Gaborone — The natural diamond industry has seen a major evolution and continues to expand into an important driver to economic development in the producer countries and across the value chains, Minister of Minerals and Energy, Mr Lefoko Moagi has said.
Speaking during the Natural Diamond Industry Summit 2023 on Monday(November 13), Minister Moagi said the industry had strived for decades, transcending many global challenges that had seen other industries and major corporations collapse.
He said sustainability was the critical point of congruence for the diamond industry in a world of evolving consumer attitudes, current challenging trading conditions and the ever-changing complexities of the diamond recovery.
"From major technological advances that have transformed productivity and supported value chain development to the consolidation of industry players and emergence of new diamond centres, the natural diamond industry has surely stood the test of time," the minister said.
He said diamonds had over the years proved to be the engine through which the country's aspirations for greater wealth and equitable future could be realised.
He nonetheless said natural diamonds' potential could only be fully harnessed through embracing a new paradigm, one that placed sustainability at its core. He stated that Botswana had developed a strong narrative around diamond production and responsible natural resource management over the years hence had become a top performer on the continent across many indexes as a result of its excellent sustainability practices.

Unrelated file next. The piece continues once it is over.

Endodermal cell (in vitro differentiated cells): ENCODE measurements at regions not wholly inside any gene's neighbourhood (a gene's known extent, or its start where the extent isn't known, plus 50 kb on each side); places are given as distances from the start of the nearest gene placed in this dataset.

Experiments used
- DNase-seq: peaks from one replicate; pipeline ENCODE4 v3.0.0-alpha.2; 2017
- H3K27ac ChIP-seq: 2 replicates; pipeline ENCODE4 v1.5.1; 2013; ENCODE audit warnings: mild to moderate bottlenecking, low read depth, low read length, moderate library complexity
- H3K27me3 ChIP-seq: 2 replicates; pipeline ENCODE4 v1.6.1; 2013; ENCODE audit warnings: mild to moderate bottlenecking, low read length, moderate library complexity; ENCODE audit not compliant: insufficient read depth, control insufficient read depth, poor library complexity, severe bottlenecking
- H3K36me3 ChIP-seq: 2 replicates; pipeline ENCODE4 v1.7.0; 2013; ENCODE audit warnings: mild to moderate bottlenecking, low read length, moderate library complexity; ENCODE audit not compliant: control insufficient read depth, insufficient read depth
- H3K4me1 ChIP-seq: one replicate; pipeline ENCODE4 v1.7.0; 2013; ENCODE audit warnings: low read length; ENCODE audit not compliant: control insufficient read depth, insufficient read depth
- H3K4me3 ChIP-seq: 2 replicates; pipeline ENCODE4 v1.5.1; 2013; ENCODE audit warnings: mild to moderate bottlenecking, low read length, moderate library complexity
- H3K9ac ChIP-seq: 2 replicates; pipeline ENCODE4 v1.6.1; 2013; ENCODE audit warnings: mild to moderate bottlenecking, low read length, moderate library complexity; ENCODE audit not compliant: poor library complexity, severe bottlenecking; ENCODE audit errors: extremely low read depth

With the industry in midst of major global challenges that compel it to consider how best to move forward, Minister Moagi pleaded with other diamond producing countries and the entire value chain to work together to ensure that it remained a catalyst for sustainable growth.
"In its 100 years of existence, there is a great deal that the diamond industry has achieved, therefore it is critical that we expand the good industry practices to other sectors and leverage the product to support people and the product more broadly during this trying times of low diamonds demand," he said.
For his part, De Beers Group Chief Executive Officer, Mr Al Cook, said the current macroeconomic landscape was affecting the industry.
He, however, stated that he was optimistic of the future of natural diamonds given the sector's strong foundations.
"Such foundations included favourable long-term supply and demand dynamics underpinned by rising middle classes in China, India and the United States of America.
He said the new Botswana and De Beers deal provided long-term stability for the industry, while being a catalyst for socio-economic transformation within Botswana.
The deal, he said, was a transformative agreement that would see Botswana equalise the share of Debswana's diamonds that it sold.
He said it would also enable De Beers' long-term capital investment in Debswana's expansion through projects like the Jwaneng underground transition and make possible the potential for the creation of new jobs in Botswana, both within its diamond economy and in emerging sectors.
"Our partnership with Botswana has endured for more than 50 years not by standing still. It has evolved, and our recent agreement with the government will support the growth of Botswana and the diamond industry for decades to come," he said.